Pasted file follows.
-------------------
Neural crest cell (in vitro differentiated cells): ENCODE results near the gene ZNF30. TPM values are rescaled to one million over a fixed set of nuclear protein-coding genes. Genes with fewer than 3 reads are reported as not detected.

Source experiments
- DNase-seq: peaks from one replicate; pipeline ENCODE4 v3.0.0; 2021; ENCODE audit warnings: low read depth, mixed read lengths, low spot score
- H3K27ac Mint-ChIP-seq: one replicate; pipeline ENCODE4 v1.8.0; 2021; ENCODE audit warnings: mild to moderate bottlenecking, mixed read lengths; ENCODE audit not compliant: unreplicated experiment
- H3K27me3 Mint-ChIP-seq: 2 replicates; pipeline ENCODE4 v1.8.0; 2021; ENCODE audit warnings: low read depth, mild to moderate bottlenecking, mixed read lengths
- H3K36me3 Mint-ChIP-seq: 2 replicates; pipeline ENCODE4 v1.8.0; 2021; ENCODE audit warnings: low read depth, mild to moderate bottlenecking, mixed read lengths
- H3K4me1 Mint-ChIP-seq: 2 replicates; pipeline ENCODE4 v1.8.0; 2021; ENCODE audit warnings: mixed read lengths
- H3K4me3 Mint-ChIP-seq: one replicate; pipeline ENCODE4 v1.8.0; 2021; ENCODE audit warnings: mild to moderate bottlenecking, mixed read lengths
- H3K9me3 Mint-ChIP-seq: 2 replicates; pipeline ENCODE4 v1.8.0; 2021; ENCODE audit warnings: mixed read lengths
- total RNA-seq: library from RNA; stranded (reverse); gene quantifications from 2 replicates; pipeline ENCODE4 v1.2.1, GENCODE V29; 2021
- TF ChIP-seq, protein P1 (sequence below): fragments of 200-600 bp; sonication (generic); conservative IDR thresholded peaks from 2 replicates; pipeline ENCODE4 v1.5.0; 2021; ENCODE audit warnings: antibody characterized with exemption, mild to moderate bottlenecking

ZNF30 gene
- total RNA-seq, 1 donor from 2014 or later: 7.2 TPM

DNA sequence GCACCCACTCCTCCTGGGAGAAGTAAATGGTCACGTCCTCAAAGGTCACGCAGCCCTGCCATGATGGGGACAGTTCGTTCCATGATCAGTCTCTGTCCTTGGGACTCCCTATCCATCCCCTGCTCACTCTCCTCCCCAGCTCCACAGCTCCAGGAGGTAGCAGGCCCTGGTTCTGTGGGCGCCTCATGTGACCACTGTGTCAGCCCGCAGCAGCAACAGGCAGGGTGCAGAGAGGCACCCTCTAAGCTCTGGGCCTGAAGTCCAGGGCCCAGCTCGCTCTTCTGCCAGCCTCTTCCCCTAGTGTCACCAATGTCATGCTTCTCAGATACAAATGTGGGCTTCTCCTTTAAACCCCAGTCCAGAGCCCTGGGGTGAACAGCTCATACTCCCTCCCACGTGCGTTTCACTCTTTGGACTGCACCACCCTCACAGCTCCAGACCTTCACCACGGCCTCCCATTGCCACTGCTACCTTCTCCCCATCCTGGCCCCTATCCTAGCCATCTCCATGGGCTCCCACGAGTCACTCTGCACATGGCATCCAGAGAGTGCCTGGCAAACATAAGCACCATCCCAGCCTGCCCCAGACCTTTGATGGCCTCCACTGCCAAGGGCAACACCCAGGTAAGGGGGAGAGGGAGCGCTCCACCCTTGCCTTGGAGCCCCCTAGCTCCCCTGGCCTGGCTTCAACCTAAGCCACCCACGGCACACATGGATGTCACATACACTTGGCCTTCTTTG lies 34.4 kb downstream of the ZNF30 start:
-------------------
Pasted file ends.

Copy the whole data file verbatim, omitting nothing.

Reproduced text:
Neural crest cell (in vitro differentiated cells): ENCODE results near the gene ZNF30. TPM values are rescaled to one million over a fixed set of nuclear protein-coding genes. Genes with fewer than 3 reads are reported as not detected.

Source experiments
- DNase-seq: peaks from one replicate; pipeline ENCODE4 v3.0.0; 2021; ENCODE audit warnings: low read depth, mixed read lengths, low spot score
- H3K27ac Mint-ChIP-seq: one replicate; pipeline ENCODE4 v1.8.0; 2021; ENCODE audit warnings: mild to moderate bottlenecking, mixed read lengths; ENCODE audit not compliant: unreplicated experiment
- H3K27me3 Mint-ChIP-seq: 2 replicates; pipeline ENCODE4 v1.8.0; 2021; ENCODE audit warnings: low read depth, mild to moderate bottlenecking, mixed read lengths
- H3K36me3 Mint-ChIP-seq: 2 replicates; pipeline ENCODE4 v1.8.0; 2021; ENCODE audit warnings: low read depth, mild to moderate bottlenecking, mixed read lengths
- H3K4me1 Mint-ChIP-seq: 2 replicates; pipeline ENCODE4 v1.8.0; 2021; ENCODE audit warnings: mixed read lengths
- H3K4me3 Mint-ChIP-seq: one replicate; pipeline ENCODE4 v1.8.0; 2021; ENCODE audit warnings: mild to moderate bottlenecking, mixed read lengths
- H3K9me3 Mint-ChIP-seq: 2 replicates; pipeline ENCODE4 v1.8.0; 2021; ENCODE audit warnings: mixed read lengths
- total RNA-seq: library from RNA; stranded (reverse); gene quantifications from 2 replicates; pipeline ENCODE4 v1.2.1, GENCODE V29; 2021
- TF ChIP-seq, protein P1 (sequence below): fragments of 200-600 bp; sonication (generic); conservative IDR thresholded peaks from 2 replicates; pipeline ENCODE4 v1.5.0; 2021; ENCODE audit warnings: antibody characterized with exemption, mild to moderate bottlenecking

ZNF30 gene
- total RNA-seq, 1 donor from 2014 or later: 7.2 TPM

DNA sequence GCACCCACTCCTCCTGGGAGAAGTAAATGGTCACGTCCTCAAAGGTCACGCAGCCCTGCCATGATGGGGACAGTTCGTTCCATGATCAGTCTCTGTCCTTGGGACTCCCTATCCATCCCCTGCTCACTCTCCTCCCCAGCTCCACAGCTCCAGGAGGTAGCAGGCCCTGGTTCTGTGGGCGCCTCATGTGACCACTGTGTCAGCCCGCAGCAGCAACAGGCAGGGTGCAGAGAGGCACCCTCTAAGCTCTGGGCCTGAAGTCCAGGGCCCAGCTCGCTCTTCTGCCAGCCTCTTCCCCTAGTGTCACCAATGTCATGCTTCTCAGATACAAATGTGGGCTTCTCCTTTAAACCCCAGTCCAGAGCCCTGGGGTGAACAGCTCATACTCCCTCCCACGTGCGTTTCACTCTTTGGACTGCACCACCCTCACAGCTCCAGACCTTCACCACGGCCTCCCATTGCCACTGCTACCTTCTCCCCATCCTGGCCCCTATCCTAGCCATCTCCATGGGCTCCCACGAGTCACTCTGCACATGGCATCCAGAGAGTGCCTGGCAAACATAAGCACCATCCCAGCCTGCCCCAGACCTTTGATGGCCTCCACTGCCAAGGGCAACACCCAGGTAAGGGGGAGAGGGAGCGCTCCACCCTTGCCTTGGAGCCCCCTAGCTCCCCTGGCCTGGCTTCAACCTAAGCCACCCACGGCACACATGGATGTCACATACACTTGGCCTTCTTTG lies 34.4 kb downstream of the ZNF30 start: